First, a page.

Wednesday, October 22, 2008

Problem with the Olympics? Shut up and go to an independent bookstore you silly twit

Ugh, I am so furious about Iain Sinclair not being allowed to speak in Hackney because of his previous criticism of Olympics 'regeneration', that I wrote to the Mayor. This is what I said:

I write to register my protest at the recent 'disinvitation' of Iain Sinclair from an event at Stoke Newington library, where he was to speak about his forthcoming book on Hackney. The idea that Hackney Council should not host events at which controversial opinions are aired strikes me as ludicrous. How, in the view of the Council, is democracy supposed to work if issues of public interest cannot be discussed in public spaces? What public interest is served by driving dissent into private spaces?

Why does the Council think that the mere hosting of an event on its premises would amount to an endorsement of the views expressed? Does Hackney Council endorse every single opinion expressed in every single book that it stocks on its library shelves? Does the Council seriously think that people are so - what is the right word here? - daft, that they would assume from a few critical words spoken at an event held within the precincts of the council library, that Hackney Council has suddenly changed its mind about hosting the Olympics in 2012?

During the recently concluded Beijing Olympics, it was not uncommon to hear a certain barbed appreciation of the Chinese government's efforts from voices in the British establishment (both government and media): 'they managed to run a great show because they're a totalitarian government'. Hasn't the British government taken hypocrisy to new heights by criticising the Chinese government for its record on human rights but suppressing exactly the sames sorts of dissent at home?

As a resident of Hackney, I am particularly appalled by the thought that the £82 I am expected to cough up every month in these times of ever increasing financial difficulty might be used to run council services in a propagandistic fashion.

I look forward to having this curious decision explained to me a bit more persuasively than it has been so far. Or better still, reversed.

Best wishes,
***** ***

The issue has been taken up by bloggers galore. I decided to use the word 'curious' in the last sentence because I am trying to speak like the English - as in 'what a curious lack of judgment' = 'what bullshit'. You also have to use words like 'appalled' instead of disgusted, revolted, or puke-choked. Although one good English word is gobsmacked. Maybe I should have said gobsmacked.


The mayor writes back: (comments anyone?)

Dear Mr Rao

Re: Iain Sinclair

Thank you for your email regarding the above matter.

Iain Sinclair is well known as an author who has expressed controversial opinions on local issues. A decision was taken to withdraw an invitation to launch his forthcoming book in a Hackney library, as a result of his recently published, largely negative comments about regeneration in the borough and the 2012 Olympic Games.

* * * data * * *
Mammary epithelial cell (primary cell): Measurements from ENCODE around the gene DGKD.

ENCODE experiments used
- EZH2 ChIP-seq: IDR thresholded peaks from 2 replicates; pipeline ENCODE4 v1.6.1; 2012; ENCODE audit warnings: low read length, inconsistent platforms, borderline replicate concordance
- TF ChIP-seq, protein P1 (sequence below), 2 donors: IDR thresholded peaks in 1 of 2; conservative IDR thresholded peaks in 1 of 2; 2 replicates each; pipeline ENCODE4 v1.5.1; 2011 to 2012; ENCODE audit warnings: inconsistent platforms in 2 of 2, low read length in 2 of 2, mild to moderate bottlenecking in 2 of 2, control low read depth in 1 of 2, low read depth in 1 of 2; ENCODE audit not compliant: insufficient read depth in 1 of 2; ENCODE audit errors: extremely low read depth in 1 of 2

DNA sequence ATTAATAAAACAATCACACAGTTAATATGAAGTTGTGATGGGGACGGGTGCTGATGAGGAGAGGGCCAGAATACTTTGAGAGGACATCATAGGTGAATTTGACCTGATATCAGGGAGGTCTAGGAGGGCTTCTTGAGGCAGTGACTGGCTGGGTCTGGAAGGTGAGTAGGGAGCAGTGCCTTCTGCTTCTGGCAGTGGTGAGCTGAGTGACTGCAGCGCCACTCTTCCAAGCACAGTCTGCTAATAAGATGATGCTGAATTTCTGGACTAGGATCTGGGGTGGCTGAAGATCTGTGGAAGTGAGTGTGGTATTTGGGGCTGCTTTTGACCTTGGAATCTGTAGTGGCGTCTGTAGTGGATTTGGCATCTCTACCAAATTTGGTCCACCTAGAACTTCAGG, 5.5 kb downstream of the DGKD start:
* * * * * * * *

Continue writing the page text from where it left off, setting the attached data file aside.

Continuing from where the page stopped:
The Council is working hard to create a thriving new neighbourhood at Hackney Wick, including affordable new homes, business space, sports facilities and green spaces. The Council views the 2012 Games as an opportunity to regenerate and revitalise this area of Hackney, and therefore does not wish to be seen to support or condone views contradictory to these aims, such as those of Mr Sinclair.

I wish to emphasise that in no way is the Council seeking to ban Mr Sinclair’s book, prevent it from being stocked in Hackney libraries once published, nor is it fettering free speech. The matter was one of whether it was right for the Council to be actively promoting such views when not part of a balanced debate.

The Council recognises there are various views on the 2012 Games, and is not seeking to curtail free speech or freedom of opinion within Hackney. Indeed the Council welcomes public discussion on such matters and has not just taken part but helped organise debates on these very issues with different sides making contributions, both for and against. However, that in no way describes a “one-sided” commercial book launch in a public library that could easily be misconstrued as an endorsement by the local authority of the writer’s views.

The Council was never against Mr Sinclair launching his book in the borough and were always happy to suggest suitable Hackney venues to his publishers. I understand that Mr Sinclair has now chosen to launch his title in Pages of Hackney, the borough’s latest and recently opened independent bookshop.

In addition, the Council is writing to Mr Sinclair’s publisher to invite him to speak at an alternative event next year. This will be held at a Council venue, with the exact format and date to be decided, but unlike the promotional book launch it will present a balance of different views.

Yours sincerely

Jules Pipe
Mayor of Hackney

Friday, October 10, 2008

culture shock

exiting the lecture theatre, i am greeted by a wall of sound: salsa in the foyer. outside, students yell into megaphones about the credit crunch.

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